The village doctor

In our village – Soham, Cambridgeshire – many years ago we had a GP by the name of Nicolle, who was a very clever man and respected by all. When I was about five he actually removed my tonsils and adenoids in his surgery, and I remember it so well.

My father took me to the surgery in his old Model T Ford van, with me sitting in the back on a wooden plank, my grandmother’s arms about me because my mother was frightened to take the job on. I was greeted by the doctor, who told me to lie on a rexine leather bench, and then another doctor appeared dressed in a white overall. This was to be the man who administered the anaesthetic. He held a thing that looked like a tea strainer, in which was placed a wad of cotton wool, over my head and dripped a substance on to the cotton wool which I was told many years later must have been ether. Then he told me to take deep breaths and count out loud…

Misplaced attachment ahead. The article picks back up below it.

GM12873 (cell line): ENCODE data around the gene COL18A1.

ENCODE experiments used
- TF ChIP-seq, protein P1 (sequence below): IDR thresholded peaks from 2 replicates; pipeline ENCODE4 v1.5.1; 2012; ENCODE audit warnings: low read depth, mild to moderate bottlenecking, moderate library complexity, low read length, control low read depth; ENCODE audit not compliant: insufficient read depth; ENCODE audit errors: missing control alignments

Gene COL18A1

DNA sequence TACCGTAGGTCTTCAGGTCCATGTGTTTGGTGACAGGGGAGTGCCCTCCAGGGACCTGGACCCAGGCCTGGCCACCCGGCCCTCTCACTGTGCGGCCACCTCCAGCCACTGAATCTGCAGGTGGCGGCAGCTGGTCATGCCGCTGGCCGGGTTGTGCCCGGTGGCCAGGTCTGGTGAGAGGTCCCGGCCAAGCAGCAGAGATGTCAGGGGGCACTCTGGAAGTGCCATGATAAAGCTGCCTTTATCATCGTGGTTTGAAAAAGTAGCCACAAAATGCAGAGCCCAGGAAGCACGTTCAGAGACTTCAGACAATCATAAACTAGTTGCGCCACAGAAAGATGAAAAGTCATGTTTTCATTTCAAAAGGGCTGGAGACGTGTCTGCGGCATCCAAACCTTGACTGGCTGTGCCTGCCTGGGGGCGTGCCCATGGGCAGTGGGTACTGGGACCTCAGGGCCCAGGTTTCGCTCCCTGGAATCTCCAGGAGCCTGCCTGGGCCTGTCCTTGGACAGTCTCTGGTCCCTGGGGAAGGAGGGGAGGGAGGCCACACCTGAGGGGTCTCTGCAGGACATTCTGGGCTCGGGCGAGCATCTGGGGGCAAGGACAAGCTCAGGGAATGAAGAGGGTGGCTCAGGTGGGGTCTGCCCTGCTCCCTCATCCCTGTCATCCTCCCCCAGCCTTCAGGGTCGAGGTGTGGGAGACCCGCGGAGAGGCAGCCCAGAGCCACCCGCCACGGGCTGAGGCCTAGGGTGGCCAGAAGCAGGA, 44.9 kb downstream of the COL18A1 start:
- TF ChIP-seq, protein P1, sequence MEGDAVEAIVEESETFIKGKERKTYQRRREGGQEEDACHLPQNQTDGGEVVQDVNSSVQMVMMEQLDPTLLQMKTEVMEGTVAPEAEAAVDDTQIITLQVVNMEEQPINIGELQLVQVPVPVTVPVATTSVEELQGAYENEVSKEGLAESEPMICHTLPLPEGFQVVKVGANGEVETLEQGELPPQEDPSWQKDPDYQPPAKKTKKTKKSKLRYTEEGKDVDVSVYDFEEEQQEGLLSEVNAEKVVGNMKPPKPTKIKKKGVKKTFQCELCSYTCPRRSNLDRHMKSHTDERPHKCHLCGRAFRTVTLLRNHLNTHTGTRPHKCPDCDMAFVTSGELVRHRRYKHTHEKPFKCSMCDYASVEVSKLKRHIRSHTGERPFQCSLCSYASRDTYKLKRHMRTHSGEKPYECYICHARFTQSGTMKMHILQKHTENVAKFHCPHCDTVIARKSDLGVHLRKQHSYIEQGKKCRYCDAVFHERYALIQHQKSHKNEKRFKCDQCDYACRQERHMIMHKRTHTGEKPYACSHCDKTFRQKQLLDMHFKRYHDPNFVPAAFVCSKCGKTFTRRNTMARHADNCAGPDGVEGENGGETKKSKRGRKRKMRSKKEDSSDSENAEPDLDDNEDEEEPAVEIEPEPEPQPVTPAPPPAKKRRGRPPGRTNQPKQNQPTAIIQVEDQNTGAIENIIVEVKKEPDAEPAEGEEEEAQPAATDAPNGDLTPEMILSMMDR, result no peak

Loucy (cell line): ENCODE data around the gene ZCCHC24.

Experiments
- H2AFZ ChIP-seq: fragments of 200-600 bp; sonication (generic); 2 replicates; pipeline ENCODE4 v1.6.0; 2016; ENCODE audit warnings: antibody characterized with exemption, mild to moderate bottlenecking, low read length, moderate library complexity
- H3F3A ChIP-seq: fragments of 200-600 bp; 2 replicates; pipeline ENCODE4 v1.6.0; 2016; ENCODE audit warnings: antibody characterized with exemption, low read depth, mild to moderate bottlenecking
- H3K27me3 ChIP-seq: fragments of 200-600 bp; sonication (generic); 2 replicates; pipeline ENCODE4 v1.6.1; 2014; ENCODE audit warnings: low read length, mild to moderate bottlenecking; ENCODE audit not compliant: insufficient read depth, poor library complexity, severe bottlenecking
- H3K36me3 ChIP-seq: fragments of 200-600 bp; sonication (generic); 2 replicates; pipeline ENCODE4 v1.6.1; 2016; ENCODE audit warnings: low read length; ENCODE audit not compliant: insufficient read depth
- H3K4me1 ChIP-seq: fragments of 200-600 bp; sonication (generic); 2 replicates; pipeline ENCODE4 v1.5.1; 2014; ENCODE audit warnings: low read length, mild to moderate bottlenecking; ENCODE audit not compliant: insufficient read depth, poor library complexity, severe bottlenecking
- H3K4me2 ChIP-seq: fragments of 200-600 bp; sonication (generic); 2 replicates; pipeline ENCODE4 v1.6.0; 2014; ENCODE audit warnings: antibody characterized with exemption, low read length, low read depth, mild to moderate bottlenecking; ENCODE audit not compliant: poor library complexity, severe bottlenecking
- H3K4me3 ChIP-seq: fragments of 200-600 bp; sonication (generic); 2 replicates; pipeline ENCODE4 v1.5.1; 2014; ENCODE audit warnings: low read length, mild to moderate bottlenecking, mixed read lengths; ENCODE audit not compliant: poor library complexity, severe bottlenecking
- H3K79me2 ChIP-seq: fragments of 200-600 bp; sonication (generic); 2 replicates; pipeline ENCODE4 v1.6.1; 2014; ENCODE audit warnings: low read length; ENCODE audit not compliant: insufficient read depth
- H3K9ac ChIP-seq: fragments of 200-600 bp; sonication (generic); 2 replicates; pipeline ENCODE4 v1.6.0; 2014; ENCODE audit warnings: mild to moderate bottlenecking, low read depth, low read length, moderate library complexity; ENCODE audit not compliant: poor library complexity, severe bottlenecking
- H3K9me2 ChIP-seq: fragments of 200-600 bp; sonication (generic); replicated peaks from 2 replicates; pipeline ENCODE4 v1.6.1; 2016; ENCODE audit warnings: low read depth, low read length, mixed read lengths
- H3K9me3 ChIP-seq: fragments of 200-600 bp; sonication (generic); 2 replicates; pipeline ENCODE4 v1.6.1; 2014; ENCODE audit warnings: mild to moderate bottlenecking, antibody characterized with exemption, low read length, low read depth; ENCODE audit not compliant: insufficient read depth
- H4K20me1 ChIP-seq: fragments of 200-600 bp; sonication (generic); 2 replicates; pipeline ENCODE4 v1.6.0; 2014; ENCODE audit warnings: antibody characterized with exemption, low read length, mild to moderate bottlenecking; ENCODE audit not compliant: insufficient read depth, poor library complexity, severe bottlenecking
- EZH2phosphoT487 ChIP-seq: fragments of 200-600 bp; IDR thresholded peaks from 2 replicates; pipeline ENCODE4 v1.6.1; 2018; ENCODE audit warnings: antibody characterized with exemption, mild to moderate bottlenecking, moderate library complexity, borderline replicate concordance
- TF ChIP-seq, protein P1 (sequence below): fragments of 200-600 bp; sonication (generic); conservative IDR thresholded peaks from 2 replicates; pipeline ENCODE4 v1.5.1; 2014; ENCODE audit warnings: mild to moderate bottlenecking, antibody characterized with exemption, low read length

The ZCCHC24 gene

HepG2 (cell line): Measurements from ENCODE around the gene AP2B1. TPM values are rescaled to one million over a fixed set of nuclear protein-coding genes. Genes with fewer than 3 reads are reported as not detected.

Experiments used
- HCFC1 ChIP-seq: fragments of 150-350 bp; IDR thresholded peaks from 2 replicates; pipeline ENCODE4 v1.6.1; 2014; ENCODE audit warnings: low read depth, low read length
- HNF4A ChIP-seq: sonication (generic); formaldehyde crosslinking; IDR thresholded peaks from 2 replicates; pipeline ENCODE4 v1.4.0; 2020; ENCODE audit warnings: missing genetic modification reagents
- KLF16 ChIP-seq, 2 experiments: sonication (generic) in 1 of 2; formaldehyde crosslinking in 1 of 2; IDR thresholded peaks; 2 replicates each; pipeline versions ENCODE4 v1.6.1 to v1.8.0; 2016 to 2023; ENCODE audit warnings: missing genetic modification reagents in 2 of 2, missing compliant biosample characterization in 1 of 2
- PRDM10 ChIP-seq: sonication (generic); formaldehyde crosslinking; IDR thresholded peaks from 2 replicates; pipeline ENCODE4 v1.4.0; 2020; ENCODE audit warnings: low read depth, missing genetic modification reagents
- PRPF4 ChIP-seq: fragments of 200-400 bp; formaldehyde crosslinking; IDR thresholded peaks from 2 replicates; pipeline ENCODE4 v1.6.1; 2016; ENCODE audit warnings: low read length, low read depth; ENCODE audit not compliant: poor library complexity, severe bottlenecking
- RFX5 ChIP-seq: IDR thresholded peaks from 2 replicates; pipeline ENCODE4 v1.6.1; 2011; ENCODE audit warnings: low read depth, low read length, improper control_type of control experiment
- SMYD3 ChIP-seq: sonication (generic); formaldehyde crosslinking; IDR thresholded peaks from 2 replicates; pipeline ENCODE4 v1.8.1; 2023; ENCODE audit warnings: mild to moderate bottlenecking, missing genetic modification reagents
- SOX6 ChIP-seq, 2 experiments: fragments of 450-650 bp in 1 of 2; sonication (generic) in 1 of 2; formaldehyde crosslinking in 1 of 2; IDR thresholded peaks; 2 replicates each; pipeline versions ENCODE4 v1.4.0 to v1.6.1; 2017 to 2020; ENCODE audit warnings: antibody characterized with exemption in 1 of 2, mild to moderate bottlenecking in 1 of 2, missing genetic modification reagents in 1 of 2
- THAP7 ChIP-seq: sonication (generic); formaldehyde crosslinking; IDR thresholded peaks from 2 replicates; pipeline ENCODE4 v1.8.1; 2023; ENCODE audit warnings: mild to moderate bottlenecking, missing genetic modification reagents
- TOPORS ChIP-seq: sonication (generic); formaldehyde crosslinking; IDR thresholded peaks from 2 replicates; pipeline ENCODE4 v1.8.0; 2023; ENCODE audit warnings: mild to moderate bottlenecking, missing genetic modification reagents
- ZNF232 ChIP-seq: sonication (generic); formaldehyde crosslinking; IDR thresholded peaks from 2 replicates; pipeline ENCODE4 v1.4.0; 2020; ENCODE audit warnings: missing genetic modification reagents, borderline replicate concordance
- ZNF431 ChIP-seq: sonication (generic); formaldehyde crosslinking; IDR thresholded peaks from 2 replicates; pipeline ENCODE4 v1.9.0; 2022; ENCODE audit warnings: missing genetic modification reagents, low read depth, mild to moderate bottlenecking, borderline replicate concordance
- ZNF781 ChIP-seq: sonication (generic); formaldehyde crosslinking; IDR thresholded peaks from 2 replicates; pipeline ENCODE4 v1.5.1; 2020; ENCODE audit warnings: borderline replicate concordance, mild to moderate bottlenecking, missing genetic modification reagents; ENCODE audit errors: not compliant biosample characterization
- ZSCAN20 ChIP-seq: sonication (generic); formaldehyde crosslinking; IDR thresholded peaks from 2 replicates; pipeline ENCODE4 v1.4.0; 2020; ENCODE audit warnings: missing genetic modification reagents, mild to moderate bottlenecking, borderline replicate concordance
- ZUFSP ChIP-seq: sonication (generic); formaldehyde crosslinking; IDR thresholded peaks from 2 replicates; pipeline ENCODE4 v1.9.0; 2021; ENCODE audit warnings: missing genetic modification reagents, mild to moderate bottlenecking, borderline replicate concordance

When I came round I was back at home lying on the settee which had been pulled up to the open fire, with all the family sitting near. After an hour or two I called for a bowl because I felt sick, but all I brought up were the tonsils and adenoids, which looked like two plum-coloured egg yolks.
Dr. Nicolle also used to set and mend broken bones, and he would lance boils and septic wounds, slice off warts and even pull teeth. If there was a sudden death he’d perform a post-mortem on the victim, carrying his litde black bag and small saw as he made his way to the address where the PM was to be performed – usually a pub.

His memory still lives on in this village, and I thought perhaps readers might be interested in this wonderful man.

Ken Isaacson